Leeds city council has spent more than £16,000 on employing private investigators in three suspected fraud cases.
The authority was one of several councils criticised by privacy and civil liberties campaign group Big Brother Watch.
It claims that public authorities are increasingly using surveillance by third parties to bypass legislation outlawing snooping.
The group’s research found Leeds used third party investigators – including one private detective - three times in the past two years, at a total cost to the taxpayer of £16,147.85.
One organisation was commissioned in connection with a “fraudulent compensation claim”. On two other occasions, third parties were hired in relation to a children’s services case.
While the first case was carried out under the provisions of RIPA (Regulation of Investigatory Powers Act 2000), the other two were not, Big Brother Watch said.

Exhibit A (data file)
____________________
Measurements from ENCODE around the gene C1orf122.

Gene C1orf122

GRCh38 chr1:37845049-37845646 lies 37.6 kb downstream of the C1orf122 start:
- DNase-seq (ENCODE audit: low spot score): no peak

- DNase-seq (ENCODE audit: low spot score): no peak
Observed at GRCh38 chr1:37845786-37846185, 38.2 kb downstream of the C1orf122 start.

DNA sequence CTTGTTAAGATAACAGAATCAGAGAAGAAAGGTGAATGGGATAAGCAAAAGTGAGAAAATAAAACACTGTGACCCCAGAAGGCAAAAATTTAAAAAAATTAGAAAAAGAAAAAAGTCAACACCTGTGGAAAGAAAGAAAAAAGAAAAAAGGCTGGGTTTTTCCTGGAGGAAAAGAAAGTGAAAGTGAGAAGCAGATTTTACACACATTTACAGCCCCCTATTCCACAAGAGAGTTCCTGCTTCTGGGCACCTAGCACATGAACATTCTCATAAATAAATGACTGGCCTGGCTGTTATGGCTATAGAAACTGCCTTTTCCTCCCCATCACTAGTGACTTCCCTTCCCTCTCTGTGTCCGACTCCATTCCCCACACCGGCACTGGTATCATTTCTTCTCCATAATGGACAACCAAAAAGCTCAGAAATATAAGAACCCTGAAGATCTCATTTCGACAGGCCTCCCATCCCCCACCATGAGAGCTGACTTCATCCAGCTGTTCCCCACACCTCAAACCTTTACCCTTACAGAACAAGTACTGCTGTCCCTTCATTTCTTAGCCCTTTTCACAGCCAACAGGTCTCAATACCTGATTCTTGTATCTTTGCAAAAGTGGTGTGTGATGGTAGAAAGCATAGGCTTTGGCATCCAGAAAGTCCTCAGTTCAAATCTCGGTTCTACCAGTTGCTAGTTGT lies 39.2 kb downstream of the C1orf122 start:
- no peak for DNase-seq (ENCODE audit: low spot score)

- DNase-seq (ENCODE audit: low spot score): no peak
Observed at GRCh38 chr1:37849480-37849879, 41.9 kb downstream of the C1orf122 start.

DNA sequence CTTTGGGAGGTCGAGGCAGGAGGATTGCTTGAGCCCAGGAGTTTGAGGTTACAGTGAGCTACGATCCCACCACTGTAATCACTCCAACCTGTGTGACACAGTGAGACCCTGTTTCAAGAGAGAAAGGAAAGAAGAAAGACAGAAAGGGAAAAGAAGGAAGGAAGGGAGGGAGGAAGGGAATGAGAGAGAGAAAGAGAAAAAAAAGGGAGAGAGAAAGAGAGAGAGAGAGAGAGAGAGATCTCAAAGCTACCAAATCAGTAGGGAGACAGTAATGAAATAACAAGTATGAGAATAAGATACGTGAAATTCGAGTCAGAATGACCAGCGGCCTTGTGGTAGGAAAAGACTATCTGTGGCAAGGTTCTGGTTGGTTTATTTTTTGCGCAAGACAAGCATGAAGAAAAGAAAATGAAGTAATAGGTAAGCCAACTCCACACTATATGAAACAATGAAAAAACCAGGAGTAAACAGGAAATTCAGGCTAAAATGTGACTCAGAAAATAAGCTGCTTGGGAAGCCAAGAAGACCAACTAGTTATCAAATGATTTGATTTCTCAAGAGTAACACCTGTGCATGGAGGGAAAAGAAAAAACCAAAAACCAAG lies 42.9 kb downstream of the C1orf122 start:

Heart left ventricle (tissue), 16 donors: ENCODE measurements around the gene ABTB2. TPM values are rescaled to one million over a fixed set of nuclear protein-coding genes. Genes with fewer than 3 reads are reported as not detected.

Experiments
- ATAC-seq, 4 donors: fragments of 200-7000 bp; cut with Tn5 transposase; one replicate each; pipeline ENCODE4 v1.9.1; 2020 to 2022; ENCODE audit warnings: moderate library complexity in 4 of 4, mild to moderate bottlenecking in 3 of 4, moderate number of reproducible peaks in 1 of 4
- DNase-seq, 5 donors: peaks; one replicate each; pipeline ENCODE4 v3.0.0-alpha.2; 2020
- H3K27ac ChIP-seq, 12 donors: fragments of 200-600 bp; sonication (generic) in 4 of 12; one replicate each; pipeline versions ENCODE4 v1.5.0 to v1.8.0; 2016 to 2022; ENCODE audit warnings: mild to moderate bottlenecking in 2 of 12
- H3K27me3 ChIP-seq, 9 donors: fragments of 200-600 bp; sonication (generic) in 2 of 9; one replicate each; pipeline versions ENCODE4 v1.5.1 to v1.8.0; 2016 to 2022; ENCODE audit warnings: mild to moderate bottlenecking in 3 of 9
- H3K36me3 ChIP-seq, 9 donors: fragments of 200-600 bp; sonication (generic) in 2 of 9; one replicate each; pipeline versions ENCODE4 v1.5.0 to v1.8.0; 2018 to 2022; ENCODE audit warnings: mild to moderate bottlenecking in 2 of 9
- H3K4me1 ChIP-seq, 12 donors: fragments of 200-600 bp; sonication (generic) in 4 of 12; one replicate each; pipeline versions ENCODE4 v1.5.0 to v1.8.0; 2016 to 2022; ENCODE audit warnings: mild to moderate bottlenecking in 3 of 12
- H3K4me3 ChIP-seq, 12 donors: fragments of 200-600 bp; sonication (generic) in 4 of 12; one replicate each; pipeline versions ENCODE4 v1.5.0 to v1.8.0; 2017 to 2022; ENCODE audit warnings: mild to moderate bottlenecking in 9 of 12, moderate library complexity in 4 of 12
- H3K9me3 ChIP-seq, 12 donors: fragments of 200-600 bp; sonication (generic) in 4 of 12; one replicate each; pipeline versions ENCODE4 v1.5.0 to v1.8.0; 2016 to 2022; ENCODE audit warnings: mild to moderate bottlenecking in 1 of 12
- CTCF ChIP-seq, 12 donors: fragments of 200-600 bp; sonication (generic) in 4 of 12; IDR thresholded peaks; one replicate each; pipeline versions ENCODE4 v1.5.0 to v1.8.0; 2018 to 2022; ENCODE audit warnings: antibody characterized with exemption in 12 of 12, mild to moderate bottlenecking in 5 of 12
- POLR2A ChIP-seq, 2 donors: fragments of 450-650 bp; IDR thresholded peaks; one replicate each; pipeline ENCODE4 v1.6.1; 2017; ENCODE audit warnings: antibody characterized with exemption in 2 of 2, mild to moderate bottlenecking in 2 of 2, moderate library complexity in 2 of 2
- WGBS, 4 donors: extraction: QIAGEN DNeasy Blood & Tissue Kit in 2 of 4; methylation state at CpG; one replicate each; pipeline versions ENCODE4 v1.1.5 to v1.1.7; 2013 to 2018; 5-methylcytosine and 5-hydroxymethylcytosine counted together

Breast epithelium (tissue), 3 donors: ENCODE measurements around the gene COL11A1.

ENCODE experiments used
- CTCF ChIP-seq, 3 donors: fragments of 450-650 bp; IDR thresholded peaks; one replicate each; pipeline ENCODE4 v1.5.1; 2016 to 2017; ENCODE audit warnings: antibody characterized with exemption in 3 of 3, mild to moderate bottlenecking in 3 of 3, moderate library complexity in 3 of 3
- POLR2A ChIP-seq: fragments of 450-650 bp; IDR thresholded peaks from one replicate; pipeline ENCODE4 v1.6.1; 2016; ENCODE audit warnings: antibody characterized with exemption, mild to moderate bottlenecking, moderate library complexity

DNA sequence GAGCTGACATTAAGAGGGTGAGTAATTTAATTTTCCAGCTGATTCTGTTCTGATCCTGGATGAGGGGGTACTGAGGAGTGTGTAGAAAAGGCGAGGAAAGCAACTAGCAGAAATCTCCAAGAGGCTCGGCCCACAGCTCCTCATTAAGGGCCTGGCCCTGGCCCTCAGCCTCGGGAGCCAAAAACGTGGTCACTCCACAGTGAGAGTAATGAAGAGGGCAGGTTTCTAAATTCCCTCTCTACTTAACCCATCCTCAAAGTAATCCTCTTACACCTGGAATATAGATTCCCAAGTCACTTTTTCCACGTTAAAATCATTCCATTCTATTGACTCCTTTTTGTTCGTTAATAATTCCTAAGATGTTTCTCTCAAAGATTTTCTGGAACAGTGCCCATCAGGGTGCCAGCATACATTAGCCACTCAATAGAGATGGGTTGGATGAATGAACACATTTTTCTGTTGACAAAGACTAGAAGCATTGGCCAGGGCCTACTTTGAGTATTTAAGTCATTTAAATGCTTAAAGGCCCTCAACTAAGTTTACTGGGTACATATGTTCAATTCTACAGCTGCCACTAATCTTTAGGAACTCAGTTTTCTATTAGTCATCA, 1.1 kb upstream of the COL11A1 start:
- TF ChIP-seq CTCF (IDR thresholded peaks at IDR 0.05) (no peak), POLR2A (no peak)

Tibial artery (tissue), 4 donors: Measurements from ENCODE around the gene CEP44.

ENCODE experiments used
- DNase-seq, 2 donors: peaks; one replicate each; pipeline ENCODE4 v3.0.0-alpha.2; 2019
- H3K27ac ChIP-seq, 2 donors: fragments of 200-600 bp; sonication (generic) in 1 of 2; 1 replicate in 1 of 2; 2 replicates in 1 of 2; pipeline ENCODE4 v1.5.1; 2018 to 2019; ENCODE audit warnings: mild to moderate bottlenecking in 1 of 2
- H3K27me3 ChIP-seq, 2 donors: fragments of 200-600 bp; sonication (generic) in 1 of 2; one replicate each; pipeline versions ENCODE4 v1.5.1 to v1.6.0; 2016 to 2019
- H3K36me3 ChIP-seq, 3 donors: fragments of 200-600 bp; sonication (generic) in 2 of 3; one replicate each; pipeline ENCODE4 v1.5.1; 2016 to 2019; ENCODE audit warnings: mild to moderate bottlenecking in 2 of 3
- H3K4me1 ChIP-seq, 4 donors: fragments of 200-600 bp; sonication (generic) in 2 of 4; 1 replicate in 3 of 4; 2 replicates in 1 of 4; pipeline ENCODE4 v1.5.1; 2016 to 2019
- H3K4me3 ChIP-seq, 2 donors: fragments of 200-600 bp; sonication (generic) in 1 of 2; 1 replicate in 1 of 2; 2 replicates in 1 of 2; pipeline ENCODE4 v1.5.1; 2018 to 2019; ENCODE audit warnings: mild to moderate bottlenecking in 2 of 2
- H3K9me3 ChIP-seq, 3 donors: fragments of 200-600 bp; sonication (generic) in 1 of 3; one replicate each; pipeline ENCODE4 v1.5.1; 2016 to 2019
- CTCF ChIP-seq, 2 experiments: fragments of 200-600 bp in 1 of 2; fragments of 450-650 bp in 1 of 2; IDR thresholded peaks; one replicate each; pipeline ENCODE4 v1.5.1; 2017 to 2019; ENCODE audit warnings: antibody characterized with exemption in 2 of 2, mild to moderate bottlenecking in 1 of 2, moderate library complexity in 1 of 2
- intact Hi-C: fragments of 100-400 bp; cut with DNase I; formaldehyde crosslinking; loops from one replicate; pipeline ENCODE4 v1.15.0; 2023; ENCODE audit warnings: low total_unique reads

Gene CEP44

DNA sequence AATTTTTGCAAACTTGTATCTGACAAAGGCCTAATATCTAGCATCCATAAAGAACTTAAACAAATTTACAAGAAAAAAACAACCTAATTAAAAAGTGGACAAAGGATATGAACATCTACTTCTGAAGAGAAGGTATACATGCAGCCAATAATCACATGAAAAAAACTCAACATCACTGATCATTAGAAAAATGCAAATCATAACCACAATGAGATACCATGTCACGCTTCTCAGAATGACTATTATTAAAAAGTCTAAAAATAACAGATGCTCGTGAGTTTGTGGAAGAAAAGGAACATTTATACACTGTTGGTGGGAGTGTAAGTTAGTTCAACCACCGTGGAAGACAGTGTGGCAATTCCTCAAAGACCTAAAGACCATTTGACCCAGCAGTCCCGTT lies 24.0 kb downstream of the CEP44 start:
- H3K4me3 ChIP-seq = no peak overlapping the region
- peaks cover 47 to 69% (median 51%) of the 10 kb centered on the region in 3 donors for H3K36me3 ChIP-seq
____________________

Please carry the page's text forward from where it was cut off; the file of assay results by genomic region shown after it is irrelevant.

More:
Explaining its reasons in a Freedom of Information Act request, the authority said children’s services surveillance is normally arranged in child protection cases and where it is suspected that the parent caring for the children has breached their agreement.
Big Brother Watch found that between 2010 and 2012, at least 40 public bodies, including the Department for Transport, the Driving Standards Agency and numerous local councils, have used private investigators.
According to the research, 14 organisations used private investigators without any authorisation under the Regulation of Investigatory Powers Act 2000, which is supposed to regulate surveillance.
Another Yorkshire council, York, revealed it has been spying on its own staff.
Nigel Richardson, director of children’s services at Leeds City Council, said: “Surveillance is only undertaken in a very limited number of cases. Where we have used these methods, it is with the best interests of the children or young people involved in mind. The type of cases when surveillance would be used centre on agreements that have been put in place to ensure that certain individuals do not have contact with a child or young person due to the risks involved.
“If we believe that these agreements have breached, surveillance may be used to confirm if this is the case, but it is rare for us to do so.”